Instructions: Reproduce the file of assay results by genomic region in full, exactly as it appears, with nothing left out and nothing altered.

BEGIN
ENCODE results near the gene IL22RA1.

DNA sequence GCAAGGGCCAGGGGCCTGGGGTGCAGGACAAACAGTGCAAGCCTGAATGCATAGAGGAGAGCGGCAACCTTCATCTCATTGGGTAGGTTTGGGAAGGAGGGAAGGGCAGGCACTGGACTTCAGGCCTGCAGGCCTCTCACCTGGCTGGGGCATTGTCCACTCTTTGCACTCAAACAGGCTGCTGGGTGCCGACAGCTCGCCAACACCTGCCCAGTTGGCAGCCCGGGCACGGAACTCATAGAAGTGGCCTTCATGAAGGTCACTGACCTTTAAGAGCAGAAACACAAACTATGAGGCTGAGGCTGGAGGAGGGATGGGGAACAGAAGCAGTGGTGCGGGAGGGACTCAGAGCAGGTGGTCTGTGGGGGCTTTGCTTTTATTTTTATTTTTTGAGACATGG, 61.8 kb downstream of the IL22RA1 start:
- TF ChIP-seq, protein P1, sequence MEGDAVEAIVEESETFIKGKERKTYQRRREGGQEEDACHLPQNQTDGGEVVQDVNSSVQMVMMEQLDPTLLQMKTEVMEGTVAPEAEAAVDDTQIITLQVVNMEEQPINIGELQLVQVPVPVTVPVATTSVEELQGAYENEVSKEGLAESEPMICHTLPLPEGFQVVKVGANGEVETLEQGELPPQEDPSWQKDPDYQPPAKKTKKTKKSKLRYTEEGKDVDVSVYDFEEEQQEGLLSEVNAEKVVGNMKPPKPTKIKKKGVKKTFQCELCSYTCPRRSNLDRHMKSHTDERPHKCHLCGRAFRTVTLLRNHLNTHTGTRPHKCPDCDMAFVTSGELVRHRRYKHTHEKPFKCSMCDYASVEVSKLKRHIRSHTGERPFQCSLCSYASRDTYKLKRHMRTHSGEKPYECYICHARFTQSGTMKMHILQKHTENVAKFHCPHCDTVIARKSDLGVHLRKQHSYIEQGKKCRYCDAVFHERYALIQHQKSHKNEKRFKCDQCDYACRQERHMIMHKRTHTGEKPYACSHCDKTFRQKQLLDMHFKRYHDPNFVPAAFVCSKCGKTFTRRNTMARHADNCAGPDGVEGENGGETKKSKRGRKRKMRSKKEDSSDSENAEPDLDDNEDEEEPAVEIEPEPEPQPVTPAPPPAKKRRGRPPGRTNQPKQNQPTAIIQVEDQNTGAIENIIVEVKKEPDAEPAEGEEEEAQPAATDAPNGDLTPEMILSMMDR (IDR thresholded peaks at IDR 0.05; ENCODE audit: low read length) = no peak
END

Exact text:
ENCODE results near the gene IL22RA1.

DNA sequence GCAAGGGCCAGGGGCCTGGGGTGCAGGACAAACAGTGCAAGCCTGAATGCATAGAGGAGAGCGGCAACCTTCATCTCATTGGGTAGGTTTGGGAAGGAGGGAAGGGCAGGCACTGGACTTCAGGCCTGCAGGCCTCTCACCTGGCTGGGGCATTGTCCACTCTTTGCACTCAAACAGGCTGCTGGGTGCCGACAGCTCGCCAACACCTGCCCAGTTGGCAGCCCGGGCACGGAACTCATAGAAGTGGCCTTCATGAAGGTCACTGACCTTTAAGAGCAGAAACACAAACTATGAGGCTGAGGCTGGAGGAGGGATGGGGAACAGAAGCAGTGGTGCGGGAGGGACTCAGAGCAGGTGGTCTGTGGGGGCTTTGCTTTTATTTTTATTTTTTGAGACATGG, 61.8 kb downstream of the IL22RA1 start:
- TF ChIP-seq, protein P1, sequence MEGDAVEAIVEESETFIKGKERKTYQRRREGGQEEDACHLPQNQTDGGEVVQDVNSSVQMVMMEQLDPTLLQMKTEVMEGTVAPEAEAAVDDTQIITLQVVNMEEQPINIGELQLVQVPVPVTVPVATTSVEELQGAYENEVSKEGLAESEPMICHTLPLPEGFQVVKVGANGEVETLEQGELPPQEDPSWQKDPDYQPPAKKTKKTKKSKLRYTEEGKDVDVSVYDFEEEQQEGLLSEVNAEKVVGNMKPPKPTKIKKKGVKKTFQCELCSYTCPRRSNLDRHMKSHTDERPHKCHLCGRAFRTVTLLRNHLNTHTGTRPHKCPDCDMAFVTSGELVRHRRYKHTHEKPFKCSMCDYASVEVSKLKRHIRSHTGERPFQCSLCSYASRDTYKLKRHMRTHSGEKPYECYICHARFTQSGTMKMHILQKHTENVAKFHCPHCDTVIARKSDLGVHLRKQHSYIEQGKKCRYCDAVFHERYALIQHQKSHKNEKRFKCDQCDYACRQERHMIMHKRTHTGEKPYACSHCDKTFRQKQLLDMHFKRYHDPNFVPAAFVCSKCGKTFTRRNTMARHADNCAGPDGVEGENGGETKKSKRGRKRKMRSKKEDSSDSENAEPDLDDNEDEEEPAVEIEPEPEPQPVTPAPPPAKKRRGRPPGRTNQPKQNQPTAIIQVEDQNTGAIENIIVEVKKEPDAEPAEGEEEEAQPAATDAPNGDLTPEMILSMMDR (IDR thresholded peaks at IDR 0.05; ENCODE audit: low read length) = no peak